Immediate before the party, St. John’s Church presented a Solemn Choral Evensong in celebration of Fr. Powers’ ministry.
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Grace Church Parishioner Is Among New Deacons Ordained
The Episcopal Diocese of Long Island ordained Brooklynite Marie Tatro, Lauren McLeavey and Frederic Miller into the Transitional Diaconate at the Cathedral of the Incarnation in Garden City last Saturday, June 1.
The Rev. Marie Tatro entered the discernment process from her home parish, Grace Church-Brooklyn Heights. There she was active in several ministries before starting seminary work. She holds a Juris Doctor degree from C.U.N.Y. Law School, and a Bachelor of Arts degree from Amherst College. Before earning her master of divinity (M.Div) degree from General Theological Seminary last month, Tatro worked as an attorney in non-profit organizations representing low-income New Yorkers. She also conducted trainings and served in several coalitions, especially pertaining to HIV/AIDS policies.
Having worked as a poverty law attorney and coming to know the communities really well from the perspective of their social and legal issues, Tatro continues to be surprised by the embracing and accepting nature of different communities especially within her home parish and her field parish of St. Stephen and St. Martin’s Church, also in Brooklyn.
The General Theological Seminary awarded The J. Wilson Sutton Prize to Deacon Tatro. This prize is given to a graduating M.Div or M.A. student with the best thesis.
The homilist also has a connection to Grace Church-Brooklyn Heights. The Very Rev. Canon John P. McGinty, Ph.D., Canon for Formation and Dean of The Mercer School, served at Grace Church as an assisting priest for two years until starting his current post. He reminded the ordinands that becoming deacons. He said that serving the poor and disenfranchised, which is the traditional role of the diaconate, is a life-transforming experience. Deacon Tatro brings her skills and experience as a poverty law attorney into her new ministry.
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Organ Curator Describes Adventures In Restoring Abandoned Instrument
The rescue of an historic church organ in Brooklyn is the topic of Keith Bigger’s talk at the Society of Old Brooklynites this Wednesday.
Keith Bigger is a board member of the American Guild of Organists-Brooklyn Chapter and organ curator at The Baptist Temple in Boerum Hill. He will give a slide lecture titled“How to do the impossible in one easy lesson,” a chronicle about the discovery, removal and restoration of a Pilcher Organ built in 1901.
William and Charles Pilcher in Brooklyn, NY built the instrument for a small Lutheran church, also in Brooklyn. [Editor’s Note: The name of the church was not available as of press time.]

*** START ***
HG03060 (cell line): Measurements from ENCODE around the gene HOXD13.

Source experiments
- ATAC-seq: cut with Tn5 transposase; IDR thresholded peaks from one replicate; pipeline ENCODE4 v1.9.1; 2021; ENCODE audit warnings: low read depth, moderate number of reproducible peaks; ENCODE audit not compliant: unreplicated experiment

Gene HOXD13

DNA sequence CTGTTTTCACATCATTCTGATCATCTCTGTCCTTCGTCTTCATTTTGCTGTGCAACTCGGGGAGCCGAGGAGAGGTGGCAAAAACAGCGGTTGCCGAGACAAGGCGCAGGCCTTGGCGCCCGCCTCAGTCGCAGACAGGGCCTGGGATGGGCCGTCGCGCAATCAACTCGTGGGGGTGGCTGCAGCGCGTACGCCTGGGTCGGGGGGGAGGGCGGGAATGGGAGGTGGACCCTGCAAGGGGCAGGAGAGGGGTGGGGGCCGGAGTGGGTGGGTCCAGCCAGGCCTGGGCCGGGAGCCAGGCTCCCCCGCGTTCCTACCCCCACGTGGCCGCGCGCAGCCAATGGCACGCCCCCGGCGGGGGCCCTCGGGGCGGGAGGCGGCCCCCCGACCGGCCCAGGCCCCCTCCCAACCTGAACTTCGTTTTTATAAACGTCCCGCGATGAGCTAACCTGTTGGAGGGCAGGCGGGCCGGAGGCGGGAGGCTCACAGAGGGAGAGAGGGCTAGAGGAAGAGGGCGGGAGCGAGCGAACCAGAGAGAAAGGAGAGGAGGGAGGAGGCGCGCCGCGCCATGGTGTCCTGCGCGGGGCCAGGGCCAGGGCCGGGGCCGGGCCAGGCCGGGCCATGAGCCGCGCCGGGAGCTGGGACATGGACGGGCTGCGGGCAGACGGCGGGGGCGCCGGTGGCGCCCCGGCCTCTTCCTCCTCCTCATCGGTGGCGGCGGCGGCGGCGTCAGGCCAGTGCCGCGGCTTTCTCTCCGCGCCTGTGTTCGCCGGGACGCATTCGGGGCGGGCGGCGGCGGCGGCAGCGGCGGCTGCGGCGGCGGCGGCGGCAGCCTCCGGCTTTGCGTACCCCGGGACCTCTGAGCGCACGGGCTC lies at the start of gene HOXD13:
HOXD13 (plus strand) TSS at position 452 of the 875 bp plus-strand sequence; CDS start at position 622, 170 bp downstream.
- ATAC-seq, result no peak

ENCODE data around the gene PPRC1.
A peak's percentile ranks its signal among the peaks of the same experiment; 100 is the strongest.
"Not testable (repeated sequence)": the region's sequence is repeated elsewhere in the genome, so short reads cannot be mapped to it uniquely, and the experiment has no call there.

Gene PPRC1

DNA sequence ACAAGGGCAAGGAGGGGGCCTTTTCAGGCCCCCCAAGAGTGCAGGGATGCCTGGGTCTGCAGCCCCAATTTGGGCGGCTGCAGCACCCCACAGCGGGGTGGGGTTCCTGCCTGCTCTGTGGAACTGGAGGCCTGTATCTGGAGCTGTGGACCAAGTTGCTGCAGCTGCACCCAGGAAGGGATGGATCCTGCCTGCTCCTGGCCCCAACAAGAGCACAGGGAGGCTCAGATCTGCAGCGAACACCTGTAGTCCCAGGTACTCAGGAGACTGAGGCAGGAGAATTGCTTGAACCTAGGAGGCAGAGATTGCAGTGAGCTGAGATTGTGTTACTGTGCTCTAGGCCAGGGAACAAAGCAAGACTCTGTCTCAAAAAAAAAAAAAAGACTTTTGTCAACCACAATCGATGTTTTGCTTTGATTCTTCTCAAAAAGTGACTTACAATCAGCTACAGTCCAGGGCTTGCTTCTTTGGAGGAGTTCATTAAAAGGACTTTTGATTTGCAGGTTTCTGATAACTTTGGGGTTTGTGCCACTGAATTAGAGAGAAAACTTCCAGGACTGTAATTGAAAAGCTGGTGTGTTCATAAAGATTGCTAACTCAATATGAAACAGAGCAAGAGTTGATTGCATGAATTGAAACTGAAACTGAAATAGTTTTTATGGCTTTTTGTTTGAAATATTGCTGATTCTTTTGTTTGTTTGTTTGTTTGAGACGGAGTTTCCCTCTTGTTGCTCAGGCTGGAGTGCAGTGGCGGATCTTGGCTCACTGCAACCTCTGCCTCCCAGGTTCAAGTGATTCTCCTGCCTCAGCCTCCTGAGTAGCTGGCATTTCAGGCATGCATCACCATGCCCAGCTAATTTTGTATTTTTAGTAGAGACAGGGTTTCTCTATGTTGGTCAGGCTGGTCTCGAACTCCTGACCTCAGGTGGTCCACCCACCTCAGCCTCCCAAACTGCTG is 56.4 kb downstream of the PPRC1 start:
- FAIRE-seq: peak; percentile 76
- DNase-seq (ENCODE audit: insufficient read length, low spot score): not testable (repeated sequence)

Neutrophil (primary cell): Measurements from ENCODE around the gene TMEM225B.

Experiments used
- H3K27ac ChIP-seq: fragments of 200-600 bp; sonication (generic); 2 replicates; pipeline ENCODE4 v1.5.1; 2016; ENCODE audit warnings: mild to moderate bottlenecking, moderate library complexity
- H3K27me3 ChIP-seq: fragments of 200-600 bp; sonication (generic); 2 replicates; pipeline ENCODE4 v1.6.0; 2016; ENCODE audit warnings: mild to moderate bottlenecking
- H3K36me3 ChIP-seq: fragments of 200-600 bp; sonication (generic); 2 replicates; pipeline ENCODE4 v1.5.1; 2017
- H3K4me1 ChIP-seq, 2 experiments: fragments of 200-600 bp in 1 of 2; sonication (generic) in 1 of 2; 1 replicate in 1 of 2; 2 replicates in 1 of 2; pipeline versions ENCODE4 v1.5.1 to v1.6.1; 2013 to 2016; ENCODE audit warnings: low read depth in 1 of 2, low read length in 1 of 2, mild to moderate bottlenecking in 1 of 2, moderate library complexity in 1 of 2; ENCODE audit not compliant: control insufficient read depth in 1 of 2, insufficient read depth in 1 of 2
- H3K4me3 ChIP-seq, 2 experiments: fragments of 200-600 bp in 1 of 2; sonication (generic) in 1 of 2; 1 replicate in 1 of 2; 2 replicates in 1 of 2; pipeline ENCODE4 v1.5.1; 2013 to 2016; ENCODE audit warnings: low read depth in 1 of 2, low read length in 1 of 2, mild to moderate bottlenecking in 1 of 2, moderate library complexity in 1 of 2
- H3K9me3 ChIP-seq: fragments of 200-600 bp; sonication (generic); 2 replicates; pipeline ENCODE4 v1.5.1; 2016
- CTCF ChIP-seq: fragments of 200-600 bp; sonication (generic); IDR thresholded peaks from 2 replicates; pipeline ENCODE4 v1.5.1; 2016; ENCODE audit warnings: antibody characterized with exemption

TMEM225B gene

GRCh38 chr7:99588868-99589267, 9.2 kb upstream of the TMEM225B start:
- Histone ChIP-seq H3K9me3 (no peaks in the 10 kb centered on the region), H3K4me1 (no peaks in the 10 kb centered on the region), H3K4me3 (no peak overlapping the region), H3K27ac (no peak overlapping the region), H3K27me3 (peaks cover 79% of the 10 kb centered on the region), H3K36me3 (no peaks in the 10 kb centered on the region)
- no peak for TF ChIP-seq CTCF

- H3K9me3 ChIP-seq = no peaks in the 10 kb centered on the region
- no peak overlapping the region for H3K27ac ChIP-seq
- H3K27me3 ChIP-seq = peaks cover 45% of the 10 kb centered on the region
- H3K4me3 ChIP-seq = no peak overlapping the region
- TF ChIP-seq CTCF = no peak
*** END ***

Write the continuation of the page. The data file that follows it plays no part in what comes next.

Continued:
According to the company’s website, Wm. & Chas. Pilcher Co. only made a few organs, and even fewer are extant. The organ suffered from neglect and by the 1950s, the synergistic effect of rotting material, dirt and leaking water made the instrument unusable. Worse, the church building was sold in 1964 to a congregation who had no use for church organs.
Keith Bigger worked with Ric Parsons to restore the organ, whose future brightened this year.
According to the newsletter, Ethan Fogg, Director of Community Relations at the Spa Apartments at Clifton Springs Hospital, was searching for a historic pipe organ to install in the chapel in the Spa Apartments building adjacent to the Hospital. He called Ric Parsons, and both the instrument and the hospital were matched.
Keith Bigger’s talk begins at 6:30 p.m. on June 5 at Brooklyn Borough Hall.
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Poetry Reading Spotlights New Anthology, ‘Sheltering in Place’
Poet Christine Potter will present a reading at St. Ann & the Holy Trinity Church next weekend.
Ms. Potter, a friend of the parish, has just published her second collection of verse, Sheltering in Place. She explains that her anthology is about “growing up in the 60’s, crazy weather patterns, romantic disappointments—and a happy marriage.”
The poetry reading begins at 4 p.m. on Sunday, June 16. This event is free and open to the public. St. Ann & the Holy Trinity Church is at Clinton and Montague streets in Brooklyn Heights.
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MILESTONES IN FAITH
St. John’s Episcopal Church, Park Slope
St. John’s Episcopal Church in Park Slope marked two milestones this past Sunday, June 2: the farewell to its rector of 26 years and its founding. The Rev. Clark Powers, who retired from the parish, explained during the service that the parish has traditionally celebrated its anniversary on the first Sunday in June.
Fr. Powers and the parish wrote and published Our Story, Saint John’s Episcopal Church in 2010. The parish history begins in the period where indigenous peoples, the Lenape, occupied the lands that the Dutch and English settlers would soon claim. Illustrated with historic sketches and photos by Fr. Powers, Paul Bernstein and Caryn Benjamin, Our Story brings the reader into the present and describes the importance of each ministry within the St. John’s community.
The establishment of a new congregation is often a community effort. St. John’s is unique in that one person planned, erected and paid for the building at his own expense: the Reverend Evan Malbone Johnson, who became the first the church’s first Rector. He operated the church at his own expense until the congregation purchased it in 1832. He also worked without pay for the first 20 years of his rectorship. According to features on thirteen.org/Brooklyn/history that were used as sources for Our History, Rev. Johnson was not that wealthy; and the church survived by building and other loans, plus meticulous care and management.
Moreover, the parish’s Mission Statement points out that Rev. Johnson, being a strong opponent of slavery, planned and built St. John’s as a multiracial parish in 1826, while slavery was still legal in New York State. To this day, St. John’s Church remains committed to its multiracial diverse heritage, welcoming all to deeper unity with God and each other.